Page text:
This paper estimates the short-run and long-run impacts of early childhood lead exposure from drinking water on educational outcomes, the spatial and demographic distribution of these impacts, and the welfare impacts of lead abatement policies. I merge data from the U.S. Environmental Protection Agency on lead violations under the Safe Drinking Water Act with data on individual standard test scores, educational attainment, and wages from restrictive-use Texas data. I also match lead concentration in drinking water with Blood Lead Levels (BLLs) data, education and labor-market outcomes for a subgroup of individuals for whom we can identify their drinking water provider in Texas to understand the dose-response impacts of lead in drinking water. I ﬁnd that lead exposure at birth from drinking water has signiﬁcant negative impact on students’ 3rd grade standard test scores. In the long run, it also signiﬁcantly reduce the high school graduation rate.
A more comprehensive estimate of the value of water quality
Prior work suggests that, unlike air pollution regulation, the marginal cost of ambient water pollution regulation in the United States often exceeds its marginal beneﬁt. This paper provides some intuition, theory and empirical evidence suggesting that the typical hedonic property model — a common revealed-preference approach in the literature valuing environmental amenities — may tend to understate MWTP for the improved recreational opportunities that better water quality aﬀords to local homeowners. Using the case of nutrient pollution in Tampa Bay, Florida, we estimate MWTP for water quality improvements by combining a recreation demand model with a hedonic housing model, allowing households to optimize over regional aquatic recreation opportunities (inﬂuenced by pollution in recreational waters) as well as ambient water quality very close to homes. Results indicate that homeowners have signiﬁcant MWTP for both improvements in local ambient water quality and improvements in regional recreational waters. Our recreational beneﬁt estimates are much larger than those we estimate for local amenity values, suggesting that prior hedonic studies may underestimate the value of water pollution control.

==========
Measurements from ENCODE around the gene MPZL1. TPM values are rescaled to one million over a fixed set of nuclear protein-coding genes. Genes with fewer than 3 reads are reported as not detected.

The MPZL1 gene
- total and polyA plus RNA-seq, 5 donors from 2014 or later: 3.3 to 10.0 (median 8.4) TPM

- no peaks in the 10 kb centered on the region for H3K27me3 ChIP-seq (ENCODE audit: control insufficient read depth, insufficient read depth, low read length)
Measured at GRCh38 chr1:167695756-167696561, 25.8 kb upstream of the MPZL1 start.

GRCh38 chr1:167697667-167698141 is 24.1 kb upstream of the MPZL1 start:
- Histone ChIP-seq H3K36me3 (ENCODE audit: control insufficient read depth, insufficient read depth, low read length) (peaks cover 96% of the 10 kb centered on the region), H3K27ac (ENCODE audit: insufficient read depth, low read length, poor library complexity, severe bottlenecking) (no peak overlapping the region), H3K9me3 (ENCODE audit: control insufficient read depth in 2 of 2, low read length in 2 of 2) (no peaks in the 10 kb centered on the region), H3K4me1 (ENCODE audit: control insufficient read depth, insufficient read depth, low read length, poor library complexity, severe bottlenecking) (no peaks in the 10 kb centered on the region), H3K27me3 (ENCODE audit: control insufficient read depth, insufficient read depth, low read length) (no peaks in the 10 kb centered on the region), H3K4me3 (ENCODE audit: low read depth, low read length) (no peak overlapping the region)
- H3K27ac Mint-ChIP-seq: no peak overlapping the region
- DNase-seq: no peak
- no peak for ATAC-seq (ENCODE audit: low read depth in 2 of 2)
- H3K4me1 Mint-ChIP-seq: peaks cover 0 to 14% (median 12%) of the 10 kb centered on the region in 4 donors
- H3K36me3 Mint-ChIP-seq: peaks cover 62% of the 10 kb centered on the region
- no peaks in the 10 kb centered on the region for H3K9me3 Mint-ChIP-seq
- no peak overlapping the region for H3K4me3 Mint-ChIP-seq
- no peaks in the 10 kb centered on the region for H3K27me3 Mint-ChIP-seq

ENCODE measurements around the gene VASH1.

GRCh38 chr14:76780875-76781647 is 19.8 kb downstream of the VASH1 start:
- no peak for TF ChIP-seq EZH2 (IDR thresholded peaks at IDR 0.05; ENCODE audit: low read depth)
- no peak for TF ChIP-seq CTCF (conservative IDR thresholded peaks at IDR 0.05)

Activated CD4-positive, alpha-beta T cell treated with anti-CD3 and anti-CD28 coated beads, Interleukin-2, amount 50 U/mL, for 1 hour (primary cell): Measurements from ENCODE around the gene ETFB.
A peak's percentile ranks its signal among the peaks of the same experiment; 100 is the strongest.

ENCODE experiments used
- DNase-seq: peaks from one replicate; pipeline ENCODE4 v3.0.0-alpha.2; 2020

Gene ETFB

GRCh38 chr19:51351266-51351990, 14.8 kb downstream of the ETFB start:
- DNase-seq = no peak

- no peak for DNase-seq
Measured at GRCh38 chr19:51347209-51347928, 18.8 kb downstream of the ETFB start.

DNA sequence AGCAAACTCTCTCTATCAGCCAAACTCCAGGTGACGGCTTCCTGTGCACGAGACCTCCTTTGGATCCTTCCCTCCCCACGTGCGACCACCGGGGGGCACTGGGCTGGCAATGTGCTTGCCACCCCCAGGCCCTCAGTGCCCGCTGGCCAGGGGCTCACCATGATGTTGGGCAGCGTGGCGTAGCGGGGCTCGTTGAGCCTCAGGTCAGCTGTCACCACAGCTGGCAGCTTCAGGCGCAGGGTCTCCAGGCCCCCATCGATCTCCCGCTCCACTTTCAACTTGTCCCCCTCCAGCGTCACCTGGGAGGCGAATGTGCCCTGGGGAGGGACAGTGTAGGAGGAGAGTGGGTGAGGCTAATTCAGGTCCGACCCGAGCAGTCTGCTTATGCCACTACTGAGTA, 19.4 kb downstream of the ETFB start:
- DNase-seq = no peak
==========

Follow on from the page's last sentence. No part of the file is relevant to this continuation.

Suicide and Lithium in the Public Water Supply of 870 US Counties
Several studies have reported that suicide rates are lower in areas with higher concentrations of lithium in drinking water. Some authors have recommended adding lithium to the public water supply. We estimate the association between suicide and drinking-water lithium in the largest dataset yet used for this purpose. In 870 US counties, we regress county suicide rates on lithium concentrations in groundwater and surface water. We control for spatial correlation and county-level correlates of suicide rates, including economic conditions and religious, racial, and ethnic composition. With or without covariates, we ﬁnd no signiﬁcant association between county suicide rates and the concentration of lithium in the water supply. Our results do not support a policy of adding lithium to the water supply.
Policy instruments for water pollution control in developing countries
This paper surveys the economic theory behind regulatory and other solutions to the stark ambient water pollution problems that exist in many developing countries, and what is known from the empirical economics literature about the eﬀectiveness of these solutions. We also consider challenges for water pollution control policies that may be speciﬁc to developing country settings and summarizes gaps in the empirical literature on water pollution policy impacts in developing countries.
Works in Progress
Do River Chiefs Reduce Surface Water Pollution in China?
In 2016, the central government in China passed on new policy appointing local government oﬃcials as river chiefs across the country, making them responsible for water resource management. The river chief mechanism assigns each section of rivers and lakes in China with river chiefs by the end of 2018. Since the announcement of this new policy, an ongoing debate has begun on the possible eﬀectiveness of river chiefs in reducing pollution. In this paper, I contribute to the debate by empirically investigating the eﬀect of the River Chief Mechanism on water quality in China. I construct a data set combining surface water quality data from various sources in China and collect data on the dates each province and city make initial announcements of its river chiefs. An event study analysis is performed to understand the impact of river chief assignment on water quality.
Subway opening and air quality in China
Using data on subway openings and daily air quality in China from 2002-2017, we measure the impact of subway openings on air quality. Existing studies have linked subway openings to air quality improvements in both developed and developing countries. But some studies found heterogeneous impacts of subway openings in Chinese cities. This study adds to the literature by focusing on subway openings and extensions to all Chinese cities from 2002-2017. Using traﬃc congestion data, we also test for the mechanism that could explain the impacts of subway openings on air quality.